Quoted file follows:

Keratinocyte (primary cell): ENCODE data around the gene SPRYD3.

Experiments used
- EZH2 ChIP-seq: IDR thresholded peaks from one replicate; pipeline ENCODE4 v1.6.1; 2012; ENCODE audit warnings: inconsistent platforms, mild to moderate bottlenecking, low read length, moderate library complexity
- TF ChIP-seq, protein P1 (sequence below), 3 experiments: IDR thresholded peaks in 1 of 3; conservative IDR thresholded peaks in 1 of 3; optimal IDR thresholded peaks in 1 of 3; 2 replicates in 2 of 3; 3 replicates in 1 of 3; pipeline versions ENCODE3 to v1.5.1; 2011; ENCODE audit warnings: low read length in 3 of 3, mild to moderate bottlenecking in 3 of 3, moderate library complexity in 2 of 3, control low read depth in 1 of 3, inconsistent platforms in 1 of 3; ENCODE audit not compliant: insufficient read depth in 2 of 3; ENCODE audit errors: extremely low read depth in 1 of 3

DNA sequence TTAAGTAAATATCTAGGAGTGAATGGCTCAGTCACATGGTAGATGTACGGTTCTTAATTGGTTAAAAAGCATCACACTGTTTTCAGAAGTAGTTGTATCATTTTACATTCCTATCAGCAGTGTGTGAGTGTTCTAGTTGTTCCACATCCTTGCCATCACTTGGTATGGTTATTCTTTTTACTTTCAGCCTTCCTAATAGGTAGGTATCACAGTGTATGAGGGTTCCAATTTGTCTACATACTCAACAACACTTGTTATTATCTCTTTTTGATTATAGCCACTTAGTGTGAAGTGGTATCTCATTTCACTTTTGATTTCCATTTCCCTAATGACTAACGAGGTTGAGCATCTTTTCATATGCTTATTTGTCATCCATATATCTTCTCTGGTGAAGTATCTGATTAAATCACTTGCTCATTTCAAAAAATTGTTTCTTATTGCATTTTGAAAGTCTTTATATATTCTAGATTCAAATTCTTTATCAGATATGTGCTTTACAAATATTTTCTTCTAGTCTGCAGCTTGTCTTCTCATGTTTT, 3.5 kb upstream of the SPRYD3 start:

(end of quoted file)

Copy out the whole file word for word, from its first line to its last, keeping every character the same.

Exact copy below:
Keratinocyte (primary cell): ENCODE data around the gene SPRYD3.

Experiments used
- EZH2 ChIP-seq: IDR thresholded peaks from one replicate; pipeline ENCODE4 v1.6.1; 2012; ENCODE audit warnings: inconsistent platforms, mild to moderate bottlenecking, low read length, moderate library complexity
- TF ChIP-seq, protein P1 (sequence below), 3 experiments: IDR thresholded peaks in 1 of 3; conservative IDR thresholded peaks in 1 of 3; optimal IDR thresholded peaks in 1 of 3; 2 replicates in 2 of 3; 3 replicates in 1 of 3; pipeline versions ENCODE3 to v1.5.1; 2011; ENCODE audit warnings: low read length in 3 of 3, mild to moderate bottlenecking in 3 of 3, moderate library complexity in 2 of 3, control low read depth in 1 of 3, inconsistent platforms in 1 of 3; ENCODE audit not compliant: insufficient read depth in 2 of 3; ENCODE audit errors: extremely low read depth in 1 of 3

DNA sequence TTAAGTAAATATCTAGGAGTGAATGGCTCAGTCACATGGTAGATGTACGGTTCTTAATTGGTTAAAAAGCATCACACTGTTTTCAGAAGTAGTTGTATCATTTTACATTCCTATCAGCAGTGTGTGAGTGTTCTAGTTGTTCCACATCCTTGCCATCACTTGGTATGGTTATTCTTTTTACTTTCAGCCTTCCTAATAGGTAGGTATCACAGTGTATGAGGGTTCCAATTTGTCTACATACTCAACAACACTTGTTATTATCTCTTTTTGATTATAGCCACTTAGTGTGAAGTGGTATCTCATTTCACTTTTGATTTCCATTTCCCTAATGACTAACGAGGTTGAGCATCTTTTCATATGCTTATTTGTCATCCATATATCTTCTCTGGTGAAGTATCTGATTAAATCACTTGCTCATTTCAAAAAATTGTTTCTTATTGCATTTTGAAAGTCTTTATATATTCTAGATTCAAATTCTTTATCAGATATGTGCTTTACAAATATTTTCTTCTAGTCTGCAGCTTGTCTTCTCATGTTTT, 3.5 kb upstream of the SPRYD3 start: